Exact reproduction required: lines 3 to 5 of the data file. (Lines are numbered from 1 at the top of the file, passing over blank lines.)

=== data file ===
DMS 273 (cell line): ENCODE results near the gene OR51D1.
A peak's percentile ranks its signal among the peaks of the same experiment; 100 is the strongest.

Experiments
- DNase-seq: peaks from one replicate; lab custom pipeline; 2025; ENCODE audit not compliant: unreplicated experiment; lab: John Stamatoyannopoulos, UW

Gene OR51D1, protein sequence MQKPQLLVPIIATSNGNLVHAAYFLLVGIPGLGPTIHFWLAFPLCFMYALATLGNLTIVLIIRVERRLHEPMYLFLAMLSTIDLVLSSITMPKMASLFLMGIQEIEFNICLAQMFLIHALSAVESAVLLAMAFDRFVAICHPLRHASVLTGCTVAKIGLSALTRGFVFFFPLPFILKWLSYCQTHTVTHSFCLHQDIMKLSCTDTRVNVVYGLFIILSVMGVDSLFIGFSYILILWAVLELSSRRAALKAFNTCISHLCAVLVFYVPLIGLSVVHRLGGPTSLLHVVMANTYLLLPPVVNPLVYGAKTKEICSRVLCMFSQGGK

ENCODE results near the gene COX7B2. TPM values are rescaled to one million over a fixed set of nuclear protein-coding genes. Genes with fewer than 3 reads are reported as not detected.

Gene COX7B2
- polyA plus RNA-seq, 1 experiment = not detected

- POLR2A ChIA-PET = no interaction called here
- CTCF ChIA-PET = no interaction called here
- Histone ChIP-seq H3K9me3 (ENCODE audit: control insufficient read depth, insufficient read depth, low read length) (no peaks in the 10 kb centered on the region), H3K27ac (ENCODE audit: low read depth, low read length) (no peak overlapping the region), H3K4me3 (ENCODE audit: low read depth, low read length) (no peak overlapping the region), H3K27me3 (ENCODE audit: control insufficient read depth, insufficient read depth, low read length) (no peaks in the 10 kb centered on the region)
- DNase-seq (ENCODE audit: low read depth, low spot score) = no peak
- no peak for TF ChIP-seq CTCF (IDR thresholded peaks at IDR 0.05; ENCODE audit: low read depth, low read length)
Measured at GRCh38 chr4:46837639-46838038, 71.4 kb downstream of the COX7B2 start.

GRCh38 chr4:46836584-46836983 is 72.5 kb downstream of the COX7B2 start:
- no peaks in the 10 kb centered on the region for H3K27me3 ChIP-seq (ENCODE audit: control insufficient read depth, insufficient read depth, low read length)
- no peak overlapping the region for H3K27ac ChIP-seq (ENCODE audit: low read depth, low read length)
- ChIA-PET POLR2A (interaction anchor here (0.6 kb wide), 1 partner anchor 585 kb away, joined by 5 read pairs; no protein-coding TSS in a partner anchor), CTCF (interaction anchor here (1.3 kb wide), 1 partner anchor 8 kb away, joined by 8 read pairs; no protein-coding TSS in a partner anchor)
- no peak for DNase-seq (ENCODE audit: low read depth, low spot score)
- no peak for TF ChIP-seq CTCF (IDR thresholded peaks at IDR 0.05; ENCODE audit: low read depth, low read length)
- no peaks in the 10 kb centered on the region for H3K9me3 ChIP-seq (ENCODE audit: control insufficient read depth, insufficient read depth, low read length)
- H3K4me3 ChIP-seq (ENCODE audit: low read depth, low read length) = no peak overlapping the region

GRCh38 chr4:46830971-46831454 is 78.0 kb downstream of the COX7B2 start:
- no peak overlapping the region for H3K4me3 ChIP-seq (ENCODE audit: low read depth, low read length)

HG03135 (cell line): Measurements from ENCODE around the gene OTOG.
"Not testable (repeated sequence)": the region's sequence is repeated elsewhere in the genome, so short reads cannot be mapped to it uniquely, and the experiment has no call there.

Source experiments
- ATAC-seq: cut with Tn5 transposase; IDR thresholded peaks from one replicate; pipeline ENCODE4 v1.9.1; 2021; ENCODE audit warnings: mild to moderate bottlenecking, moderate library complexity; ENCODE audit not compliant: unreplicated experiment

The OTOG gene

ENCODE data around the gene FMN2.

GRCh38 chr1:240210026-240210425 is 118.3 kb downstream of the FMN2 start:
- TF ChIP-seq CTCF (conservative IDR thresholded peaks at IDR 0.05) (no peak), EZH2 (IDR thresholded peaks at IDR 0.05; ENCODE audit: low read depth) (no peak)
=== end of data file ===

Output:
Experiments
- DNase-seq: peaks from one replicate; lab custom pipeline; 2025; ENCODE audit not compliant: unreplicated experiment; lab: John Stamatoyannopoulos, UW

Gene OR51D1, protein sequence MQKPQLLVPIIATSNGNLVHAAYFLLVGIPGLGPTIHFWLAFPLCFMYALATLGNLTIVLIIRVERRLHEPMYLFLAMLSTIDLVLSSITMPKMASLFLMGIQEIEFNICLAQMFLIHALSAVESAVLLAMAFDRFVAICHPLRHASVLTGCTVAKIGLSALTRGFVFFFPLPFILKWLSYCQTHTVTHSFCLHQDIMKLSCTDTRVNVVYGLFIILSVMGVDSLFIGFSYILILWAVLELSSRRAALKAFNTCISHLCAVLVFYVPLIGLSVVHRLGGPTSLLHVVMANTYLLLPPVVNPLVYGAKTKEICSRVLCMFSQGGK